[Haskell-cafe] Speculation, OT: Program a Spreadsheet
jo at durchholz.org
Sun Nov 19 12:04:04 UTC 2017
Am 19.11.2017 um 08:05 schrieb trent shipley:
> * Is a spreadsheet you can program from the spreadsheet a reasonable goal?
I.e. use the same programming language for cells formulae and scripts?
Yes, that's very much reasonable.
> * Has it been done?
Not in any mainstream spreadsheet. Which boils down to two: Excel and
Open/Libre Office Calc.
Excel offers VBA.
Calc is actually language-agnostic and uses URLs and XML to tie things
together. It currently supports BeanShell (Java-without-types, it
seems), Java, JS, Python, and OO Basic.
> So the plan is to take something like GNUmeric or LibreOffice Calc and
> graft on a primitive function sheet interpreter.
The main point is that you'd have to replace the formular language.
I do not think that Calc was made for that.
> It would be natural to use C++,
You'd instantly kill adoption with that. Only a minimal part of the Calc
user base is even remotely capable of coding formulae in C++, and even
of these, a substantial fraction would be able but unwilling.
> but the astute will note that a
> spreadsheet basically does not rewrite cells (unless you use a circular
> reference), so I'd also like to use a functional language, maybe Haskel.
You don't want to inline the formulae of other cells anyway, because
then the calculation will be done twice: Once to fill the referenced
cell, and once as part of the referencing cell.
So for reference cycles, you'll rely on whatever the spreadsheet is
already doing to deal with them.
> * Would using a functional language as a basic language of the project
> save effort and intellectual load?
That depends on whether you're talking about the implementation language
or the cell/macro language.
For the implementation language, you'll save the most time by using
whatever you already know. Unless the project is going to last longer
than, say, two years. And if you plan on getting other people to join
the project, you'll want the language with the largest pool of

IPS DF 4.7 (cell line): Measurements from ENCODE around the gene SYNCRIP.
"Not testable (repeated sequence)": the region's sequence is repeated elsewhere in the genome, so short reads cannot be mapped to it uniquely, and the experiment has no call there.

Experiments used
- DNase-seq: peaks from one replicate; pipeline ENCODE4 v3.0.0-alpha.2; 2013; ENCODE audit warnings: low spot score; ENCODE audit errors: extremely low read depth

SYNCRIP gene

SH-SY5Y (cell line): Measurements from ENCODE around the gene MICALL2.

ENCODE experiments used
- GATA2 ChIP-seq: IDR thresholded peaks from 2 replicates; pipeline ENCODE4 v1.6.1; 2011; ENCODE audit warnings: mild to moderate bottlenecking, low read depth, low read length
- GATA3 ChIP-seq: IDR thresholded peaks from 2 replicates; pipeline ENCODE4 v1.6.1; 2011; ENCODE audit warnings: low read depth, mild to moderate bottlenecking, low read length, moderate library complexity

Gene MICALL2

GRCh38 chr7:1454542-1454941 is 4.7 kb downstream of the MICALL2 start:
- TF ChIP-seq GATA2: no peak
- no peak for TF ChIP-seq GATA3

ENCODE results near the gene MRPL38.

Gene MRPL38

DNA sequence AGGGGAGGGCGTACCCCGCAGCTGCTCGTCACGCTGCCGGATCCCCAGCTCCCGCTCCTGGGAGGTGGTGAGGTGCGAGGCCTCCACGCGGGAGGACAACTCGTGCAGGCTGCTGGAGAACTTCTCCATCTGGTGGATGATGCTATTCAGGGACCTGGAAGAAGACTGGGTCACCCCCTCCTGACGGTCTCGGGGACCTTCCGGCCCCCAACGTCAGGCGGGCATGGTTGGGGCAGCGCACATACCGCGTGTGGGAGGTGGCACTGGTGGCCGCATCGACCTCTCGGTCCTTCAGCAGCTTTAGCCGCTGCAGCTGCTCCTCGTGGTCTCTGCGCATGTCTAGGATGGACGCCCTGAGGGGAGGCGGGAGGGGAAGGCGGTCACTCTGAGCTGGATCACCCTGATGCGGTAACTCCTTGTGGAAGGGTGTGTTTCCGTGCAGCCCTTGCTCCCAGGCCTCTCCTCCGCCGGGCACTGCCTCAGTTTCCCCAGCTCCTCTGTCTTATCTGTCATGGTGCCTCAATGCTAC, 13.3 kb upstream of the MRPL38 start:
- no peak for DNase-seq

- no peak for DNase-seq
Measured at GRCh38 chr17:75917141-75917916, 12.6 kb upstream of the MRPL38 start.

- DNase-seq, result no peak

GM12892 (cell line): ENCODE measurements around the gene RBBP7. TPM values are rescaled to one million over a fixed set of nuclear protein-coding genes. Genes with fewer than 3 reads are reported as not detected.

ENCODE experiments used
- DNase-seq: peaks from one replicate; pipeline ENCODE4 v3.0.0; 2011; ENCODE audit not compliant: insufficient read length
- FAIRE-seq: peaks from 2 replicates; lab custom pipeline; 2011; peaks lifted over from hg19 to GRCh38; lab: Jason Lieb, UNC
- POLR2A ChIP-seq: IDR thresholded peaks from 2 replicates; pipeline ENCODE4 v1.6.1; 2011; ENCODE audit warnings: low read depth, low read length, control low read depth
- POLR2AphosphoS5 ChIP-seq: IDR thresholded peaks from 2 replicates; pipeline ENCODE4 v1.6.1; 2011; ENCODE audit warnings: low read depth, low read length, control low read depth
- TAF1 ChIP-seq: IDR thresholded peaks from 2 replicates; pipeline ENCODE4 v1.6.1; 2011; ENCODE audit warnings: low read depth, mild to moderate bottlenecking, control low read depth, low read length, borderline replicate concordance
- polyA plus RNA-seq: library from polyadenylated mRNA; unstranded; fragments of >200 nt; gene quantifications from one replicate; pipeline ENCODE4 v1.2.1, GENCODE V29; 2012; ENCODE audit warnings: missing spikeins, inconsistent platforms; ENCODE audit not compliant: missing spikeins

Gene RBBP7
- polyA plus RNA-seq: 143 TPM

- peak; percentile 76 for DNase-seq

interested and able people, which is essentially guesswork but I'd
avoid, say, the VBA or PHP crowd ;-)
For the user-facing language, do whatever is easy to use for a
non-programmer. Haskell should work fine, but prepare to collect
references to tutorials, and what does *not* work fine is performance
predictions, particularly not for nonprogrammers. This probably means
you need strict evaluation, which means even if it looks like Haskell
it's going to be an entirely different language.
> In the longer term I'd like as much of the spreadsheet programmable as a
> spreadsheet to be written to run on the JVM.
> As near as I can tell near future Java and typed functional languages,
> include the following options:
> Kotlin and,
I don't know any of these well enough to make any recommendations.
However, for the user-facing language, you need this:
1) As easy to learn as possible.
2) Scales well to a few thousand lines of code. The learning curve must
not have bumps along that road, because with every bump, a substantial
fraction of the user base will be deterred from progressing to more
3) You'll need good support for large-scale programming if you want to
enable "just calling" into third-party modules (which would be pretty
appealing to people who use Calc for nontrivial stuff). The JVM excels
at this, BTW, though if you don't use Java, a substantial fraction of
Maven modules will be awkward to use.
For (3), you'll need static typing.
For (1) - and arguably (2) and (3) as well - you need something that is